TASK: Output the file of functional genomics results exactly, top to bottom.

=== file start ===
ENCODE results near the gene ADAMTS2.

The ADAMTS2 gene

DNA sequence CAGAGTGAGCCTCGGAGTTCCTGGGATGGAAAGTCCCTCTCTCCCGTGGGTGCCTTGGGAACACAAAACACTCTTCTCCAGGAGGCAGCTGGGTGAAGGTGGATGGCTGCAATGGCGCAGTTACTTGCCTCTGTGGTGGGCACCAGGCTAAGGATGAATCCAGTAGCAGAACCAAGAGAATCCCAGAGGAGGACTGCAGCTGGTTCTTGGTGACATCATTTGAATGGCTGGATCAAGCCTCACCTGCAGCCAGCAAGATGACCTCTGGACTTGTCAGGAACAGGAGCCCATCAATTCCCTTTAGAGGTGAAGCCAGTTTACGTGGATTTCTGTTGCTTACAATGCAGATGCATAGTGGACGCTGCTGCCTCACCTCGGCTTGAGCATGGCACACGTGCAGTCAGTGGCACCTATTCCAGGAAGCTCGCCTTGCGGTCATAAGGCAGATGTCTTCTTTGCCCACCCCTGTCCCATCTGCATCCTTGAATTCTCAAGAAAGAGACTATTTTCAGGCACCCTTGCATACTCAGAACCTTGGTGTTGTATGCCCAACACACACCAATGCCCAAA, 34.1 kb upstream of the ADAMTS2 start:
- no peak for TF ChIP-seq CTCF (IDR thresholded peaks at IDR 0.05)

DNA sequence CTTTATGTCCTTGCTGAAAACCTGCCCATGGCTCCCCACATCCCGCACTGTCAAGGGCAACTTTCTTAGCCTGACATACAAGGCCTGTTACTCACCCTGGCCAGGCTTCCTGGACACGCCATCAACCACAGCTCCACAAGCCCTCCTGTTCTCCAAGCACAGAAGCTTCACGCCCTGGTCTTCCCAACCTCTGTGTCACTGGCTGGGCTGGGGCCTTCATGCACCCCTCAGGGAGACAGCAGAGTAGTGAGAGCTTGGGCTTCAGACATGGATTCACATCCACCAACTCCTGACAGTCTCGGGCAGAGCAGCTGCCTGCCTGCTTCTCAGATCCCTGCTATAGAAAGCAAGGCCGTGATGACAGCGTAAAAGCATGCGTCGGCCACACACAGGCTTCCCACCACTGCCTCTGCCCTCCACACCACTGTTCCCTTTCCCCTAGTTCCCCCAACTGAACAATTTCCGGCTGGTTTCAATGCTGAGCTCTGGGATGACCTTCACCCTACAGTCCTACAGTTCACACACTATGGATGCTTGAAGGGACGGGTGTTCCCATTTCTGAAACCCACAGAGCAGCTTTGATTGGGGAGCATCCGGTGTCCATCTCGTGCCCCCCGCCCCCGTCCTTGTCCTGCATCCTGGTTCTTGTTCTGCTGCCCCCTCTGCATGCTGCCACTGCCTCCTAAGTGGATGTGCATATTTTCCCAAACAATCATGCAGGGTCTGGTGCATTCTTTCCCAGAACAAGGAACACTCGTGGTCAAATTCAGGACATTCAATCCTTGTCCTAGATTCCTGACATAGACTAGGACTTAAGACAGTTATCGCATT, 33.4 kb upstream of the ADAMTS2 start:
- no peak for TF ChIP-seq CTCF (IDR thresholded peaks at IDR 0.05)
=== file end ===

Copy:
ENCODE results near the gene ADAMTS2.

The ADAMTS2 gene

DNA sequence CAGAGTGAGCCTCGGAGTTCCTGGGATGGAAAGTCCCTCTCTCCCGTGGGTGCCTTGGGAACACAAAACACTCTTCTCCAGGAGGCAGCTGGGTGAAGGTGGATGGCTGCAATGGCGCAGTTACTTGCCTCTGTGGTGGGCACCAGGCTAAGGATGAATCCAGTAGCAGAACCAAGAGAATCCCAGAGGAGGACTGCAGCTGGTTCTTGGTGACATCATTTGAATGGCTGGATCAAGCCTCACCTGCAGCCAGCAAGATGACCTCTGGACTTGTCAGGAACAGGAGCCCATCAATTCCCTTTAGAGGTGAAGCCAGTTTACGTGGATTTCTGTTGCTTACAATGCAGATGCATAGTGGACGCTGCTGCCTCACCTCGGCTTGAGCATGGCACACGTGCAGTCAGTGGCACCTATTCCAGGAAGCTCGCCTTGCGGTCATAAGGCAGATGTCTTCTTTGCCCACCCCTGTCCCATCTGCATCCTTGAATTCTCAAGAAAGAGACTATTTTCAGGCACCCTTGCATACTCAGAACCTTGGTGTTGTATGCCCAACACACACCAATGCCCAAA, 34.1 kb upstream of the ADAMTS2 start:
- no peak for TF ChIP-seq CTCF (IDR thresholded peaks at IDR 0.05)

DNA sequence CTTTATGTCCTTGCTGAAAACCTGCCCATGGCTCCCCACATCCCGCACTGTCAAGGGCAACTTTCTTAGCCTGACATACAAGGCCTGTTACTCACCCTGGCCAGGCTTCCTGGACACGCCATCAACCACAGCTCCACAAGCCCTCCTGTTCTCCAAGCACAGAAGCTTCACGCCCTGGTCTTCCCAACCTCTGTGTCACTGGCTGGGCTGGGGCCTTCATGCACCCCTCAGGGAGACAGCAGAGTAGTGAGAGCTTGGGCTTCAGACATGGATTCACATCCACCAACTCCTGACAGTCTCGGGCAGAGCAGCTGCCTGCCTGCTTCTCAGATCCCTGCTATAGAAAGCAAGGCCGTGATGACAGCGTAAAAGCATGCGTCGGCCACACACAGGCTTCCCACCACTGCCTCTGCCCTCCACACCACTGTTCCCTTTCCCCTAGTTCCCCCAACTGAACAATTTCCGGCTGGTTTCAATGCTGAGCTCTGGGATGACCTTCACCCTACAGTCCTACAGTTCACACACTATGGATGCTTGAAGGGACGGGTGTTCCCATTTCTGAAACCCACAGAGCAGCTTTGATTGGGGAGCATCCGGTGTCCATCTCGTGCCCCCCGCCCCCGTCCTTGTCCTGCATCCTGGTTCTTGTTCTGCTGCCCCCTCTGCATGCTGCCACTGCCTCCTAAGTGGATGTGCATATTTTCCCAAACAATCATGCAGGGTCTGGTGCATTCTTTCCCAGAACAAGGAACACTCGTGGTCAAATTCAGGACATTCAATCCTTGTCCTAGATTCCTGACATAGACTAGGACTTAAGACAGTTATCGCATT, 33.4 kb upstream of the ADAMTS2 start:
- no peak for TF ChIP-seq CTCF (IDR thresholded peaks at IDR 0.05)